DIAGNOSIS, STAGING AND RISK STRATIFICATION
For the optimal treatment of AL amyloidosis, the initial evaluation must be comprehensive. Confirmation of diagnosis, establishing the extent, sites and severity of disease involvement and its clinical consequences, as well as detailed assessment of any potential co-morbidities likely to affect treatment choices, are essential before commencing treatment.
The clinical presentation of AL amyloidosis depends on the number and nature of the organs affected. Most patients have 2 or more organs involved at diagnosis, but about a third have only 1 organ affected.9 The diagnosis of systemic AL amyloidosis is often delayed as initial symptoms may be non-specific (e.g. fatigue/unintentional weight loss, for example), with the median time from symptom onset to diagnosis being 6–10 months.10 The incidence, symptoms of organ involvement, diagnostic findings and consensus criteria for determining organ involvement by AL amyloidosis are highlighted in Table 1. As the presenting symptoms are often related to end-organ dysfunction in this multisystem disease, and advanced amyloidosis carries a high risk of mortality even with treatment, a high index of suspicion to investigate an unexplained manifestation in the appropriate clinical setting can lead to an early diagnosis of AL amyloidosis and ultimately lead to improvement of overall survival of patients.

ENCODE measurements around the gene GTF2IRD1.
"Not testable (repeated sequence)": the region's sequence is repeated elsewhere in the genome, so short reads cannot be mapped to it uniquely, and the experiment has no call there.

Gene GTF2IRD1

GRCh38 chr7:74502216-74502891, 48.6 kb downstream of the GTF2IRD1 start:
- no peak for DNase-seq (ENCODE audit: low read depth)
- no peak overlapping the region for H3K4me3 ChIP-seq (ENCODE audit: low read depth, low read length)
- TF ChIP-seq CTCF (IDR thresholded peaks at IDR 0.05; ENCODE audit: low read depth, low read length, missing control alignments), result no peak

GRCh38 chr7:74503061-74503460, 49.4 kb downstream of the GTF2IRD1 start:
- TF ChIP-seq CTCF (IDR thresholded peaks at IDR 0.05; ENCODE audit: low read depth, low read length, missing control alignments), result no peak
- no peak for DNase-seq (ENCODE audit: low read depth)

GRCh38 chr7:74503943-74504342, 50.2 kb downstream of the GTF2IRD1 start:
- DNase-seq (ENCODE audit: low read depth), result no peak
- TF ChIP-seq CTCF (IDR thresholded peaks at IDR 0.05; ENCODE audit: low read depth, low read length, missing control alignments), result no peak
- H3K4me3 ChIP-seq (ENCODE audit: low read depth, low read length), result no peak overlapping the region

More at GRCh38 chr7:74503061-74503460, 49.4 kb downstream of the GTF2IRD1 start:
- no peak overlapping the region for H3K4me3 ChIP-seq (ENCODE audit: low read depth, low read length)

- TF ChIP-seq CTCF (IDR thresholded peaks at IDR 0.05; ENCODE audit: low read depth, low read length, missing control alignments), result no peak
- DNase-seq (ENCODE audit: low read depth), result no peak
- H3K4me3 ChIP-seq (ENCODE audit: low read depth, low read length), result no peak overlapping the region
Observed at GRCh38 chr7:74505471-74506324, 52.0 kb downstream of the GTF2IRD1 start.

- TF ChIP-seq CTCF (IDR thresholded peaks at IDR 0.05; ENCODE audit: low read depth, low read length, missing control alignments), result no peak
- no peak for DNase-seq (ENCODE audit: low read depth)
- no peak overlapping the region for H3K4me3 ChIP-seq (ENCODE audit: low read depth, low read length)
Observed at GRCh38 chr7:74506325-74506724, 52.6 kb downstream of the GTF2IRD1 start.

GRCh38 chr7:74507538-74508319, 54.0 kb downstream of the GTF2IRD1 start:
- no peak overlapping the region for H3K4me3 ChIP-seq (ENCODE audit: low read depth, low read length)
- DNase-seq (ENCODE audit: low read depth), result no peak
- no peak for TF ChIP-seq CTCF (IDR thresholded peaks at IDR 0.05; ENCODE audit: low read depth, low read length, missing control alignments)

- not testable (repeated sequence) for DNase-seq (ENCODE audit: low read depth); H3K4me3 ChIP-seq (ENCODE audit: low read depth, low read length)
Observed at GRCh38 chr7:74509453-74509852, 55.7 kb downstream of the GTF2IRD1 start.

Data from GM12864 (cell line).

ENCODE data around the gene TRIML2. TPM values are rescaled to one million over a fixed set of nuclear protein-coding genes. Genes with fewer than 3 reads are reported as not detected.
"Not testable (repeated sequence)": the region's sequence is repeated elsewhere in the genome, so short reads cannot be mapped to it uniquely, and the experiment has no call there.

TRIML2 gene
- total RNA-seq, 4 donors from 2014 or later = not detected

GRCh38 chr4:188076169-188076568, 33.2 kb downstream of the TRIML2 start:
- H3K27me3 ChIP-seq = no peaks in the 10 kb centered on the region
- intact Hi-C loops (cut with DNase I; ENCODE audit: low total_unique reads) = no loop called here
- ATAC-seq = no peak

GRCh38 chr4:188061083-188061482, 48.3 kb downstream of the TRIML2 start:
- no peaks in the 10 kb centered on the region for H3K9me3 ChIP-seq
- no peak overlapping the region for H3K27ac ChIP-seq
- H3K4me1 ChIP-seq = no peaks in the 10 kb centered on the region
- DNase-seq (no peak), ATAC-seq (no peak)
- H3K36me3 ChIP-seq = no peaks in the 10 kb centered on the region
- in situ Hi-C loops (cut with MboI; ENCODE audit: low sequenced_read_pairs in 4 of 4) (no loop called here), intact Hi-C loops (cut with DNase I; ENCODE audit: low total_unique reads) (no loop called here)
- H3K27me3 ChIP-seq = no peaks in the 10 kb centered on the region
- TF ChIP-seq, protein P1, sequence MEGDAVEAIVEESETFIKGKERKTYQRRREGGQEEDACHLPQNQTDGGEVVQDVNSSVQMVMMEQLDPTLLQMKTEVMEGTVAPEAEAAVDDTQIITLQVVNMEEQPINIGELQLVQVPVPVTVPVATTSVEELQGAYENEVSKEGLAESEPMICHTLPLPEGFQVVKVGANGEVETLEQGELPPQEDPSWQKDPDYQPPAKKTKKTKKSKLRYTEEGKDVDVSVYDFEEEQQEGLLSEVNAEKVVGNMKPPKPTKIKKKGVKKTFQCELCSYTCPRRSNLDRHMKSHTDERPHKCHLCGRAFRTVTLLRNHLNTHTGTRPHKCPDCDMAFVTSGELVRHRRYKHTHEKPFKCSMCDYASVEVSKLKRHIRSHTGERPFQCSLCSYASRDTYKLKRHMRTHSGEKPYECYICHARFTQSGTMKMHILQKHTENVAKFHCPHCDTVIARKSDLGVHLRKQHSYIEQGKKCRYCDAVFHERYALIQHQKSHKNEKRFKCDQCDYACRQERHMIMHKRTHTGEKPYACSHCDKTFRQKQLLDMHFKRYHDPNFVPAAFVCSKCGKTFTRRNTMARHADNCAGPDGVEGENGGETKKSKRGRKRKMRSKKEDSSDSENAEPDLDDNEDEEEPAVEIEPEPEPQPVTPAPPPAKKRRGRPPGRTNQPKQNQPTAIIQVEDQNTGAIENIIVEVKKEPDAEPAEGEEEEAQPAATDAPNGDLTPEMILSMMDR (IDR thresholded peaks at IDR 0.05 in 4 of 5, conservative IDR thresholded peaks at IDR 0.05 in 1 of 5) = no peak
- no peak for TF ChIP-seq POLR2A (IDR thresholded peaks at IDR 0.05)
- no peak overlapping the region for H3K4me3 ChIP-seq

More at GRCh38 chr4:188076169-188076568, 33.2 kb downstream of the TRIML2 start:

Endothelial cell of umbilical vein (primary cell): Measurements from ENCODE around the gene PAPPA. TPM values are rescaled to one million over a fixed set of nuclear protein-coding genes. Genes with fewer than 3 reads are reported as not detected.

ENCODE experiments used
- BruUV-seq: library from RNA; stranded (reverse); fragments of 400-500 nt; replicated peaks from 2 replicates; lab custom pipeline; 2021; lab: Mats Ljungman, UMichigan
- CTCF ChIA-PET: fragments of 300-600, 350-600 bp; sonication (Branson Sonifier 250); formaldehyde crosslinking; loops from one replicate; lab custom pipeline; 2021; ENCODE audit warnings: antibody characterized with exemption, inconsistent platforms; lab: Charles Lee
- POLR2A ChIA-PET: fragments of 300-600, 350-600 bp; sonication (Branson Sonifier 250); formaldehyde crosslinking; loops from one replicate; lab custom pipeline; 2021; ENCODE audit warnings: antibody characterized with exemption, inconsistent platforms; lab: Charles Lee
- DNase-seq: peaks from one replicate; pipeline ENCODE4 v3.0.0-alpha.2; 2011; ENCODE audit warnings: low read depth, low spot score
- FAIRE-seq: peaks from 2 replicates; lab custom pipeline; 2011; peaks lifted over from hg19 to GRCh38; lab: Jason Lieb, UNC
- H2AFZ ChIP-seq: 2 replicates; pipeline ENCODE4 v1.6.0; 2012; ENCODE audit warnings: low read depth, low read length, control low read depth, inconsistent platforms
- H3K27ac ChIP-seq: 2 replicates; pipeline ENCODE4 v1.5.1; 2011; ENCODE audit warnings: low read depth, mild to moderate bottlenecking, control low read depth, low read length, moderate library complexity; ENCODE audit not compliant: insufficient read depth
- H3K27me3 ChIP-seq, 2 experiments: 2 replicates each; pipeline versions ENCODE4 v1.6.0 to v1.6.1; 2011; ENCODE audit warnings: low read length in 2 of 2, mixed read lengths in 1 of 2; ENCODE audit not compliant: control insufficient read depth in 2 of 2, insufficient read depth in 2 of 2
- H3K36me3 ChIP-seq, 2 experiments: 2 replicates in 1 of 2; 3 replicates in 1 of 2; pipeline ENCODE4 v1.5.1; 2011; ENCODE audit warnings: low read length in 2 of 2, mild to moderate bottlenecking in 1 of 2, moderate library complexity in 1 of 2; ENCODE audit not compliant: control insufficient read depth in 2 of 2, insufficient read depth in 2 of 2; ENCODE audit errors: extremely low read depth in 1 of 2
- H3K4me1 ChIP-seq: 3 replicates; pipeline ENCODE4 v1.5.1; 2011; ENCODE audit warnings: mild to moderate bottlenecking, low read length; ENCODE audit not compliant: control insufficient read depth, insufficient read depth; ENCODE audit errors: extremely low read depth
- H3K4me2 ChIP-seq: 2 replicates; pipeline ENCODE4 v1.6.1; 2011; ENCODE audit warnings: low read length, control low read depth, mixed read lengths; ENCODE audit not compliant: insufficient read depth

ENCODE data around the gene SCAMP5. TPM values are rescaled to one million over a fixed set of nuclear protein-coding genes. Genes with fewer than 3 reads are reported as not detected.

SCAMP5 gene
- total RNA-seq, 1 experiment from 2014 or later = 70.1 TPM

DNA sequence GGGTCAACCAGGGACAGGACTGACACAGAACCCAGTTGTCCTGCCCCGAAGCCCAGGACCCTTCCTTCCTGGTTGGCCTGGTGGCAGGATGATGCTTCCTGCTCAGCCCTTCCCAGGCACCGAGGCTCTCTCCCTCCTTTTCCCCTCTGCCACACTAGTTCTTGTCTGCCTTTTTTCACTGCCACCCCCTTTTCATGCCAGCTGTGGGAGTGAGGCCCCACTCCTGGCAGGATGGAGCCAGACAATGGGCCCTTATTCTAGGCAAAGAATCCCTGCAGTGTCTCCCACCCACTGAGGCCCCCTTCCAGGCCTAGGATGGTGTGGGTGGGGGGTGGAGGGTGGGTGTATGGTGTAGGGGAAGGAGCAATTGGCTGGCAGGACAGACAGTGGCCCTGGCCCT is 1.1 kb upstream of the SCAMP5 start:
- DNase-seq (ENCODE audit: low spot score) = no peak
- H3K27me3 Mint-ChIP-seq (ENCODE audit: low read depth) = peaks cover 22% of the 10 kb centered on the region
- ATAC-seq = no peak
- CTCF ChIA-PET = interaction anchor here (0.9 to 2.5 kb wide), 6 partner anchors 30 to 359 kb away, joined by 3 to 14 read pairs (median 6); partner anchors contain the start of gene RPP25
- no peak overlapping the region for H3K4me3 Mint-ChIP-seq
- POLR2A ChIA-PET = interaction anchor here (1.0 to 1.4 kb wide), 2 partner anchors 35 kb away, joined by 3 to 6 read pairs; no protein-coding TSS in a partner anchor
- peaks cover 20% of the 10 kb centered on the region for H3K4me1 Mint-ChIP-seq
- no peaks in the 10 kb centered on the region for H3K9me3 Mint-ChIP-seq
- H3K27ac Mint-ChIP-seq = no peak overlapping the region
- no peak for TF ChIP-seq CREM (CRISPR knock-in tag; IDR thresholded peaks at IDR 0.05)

Some examples of such clinical scenarios are patients with unexplained diastolic cardiac dysfunction, heart failure with preserved ejection fraction, especially with disproportionally higher N-terminal pro-brain natriuretic peptide (NT-proBNP) values, or patients requiring incrementally reduced anti-hypertensives due to pseudo “normalisation” of blood pressure caused by visceral neuropathy. Hepatomegaly with or without splenomegaly and associated elevated alkaline phosphatase is a common presentation to gastroenterologists and general physicians. Screening for serum free light chains (FLC) by nephrologists in patients with proteinuria and diabetes where blood sugars have been well-controlled can also assist in the early diagnosis of AL amyloidosis. Although periorbital purpura and macroglossia are pathognomonic symptoms of AL amyloidosis, it only occurs in 10–15% of patients.11
Patients being followed up for MGUS or smouldering multiple myeloma (SMM) need to be assessed for clinical features of AL amyloidosis and investigated appropriately while also being monitored for disease progression to multiple myeloma (MM).
Suspicion of amyloidosis often starts with a consistent clinical syndrome, imaging findings suspicious of amyloidosis (e.g. on echocardiogram), or rarely an incidental tissue biopsy with amyloid deposit. Potential clinical scenarios that should raise a suspicion of amyloidosis are discussed and presented in Table 1.12-14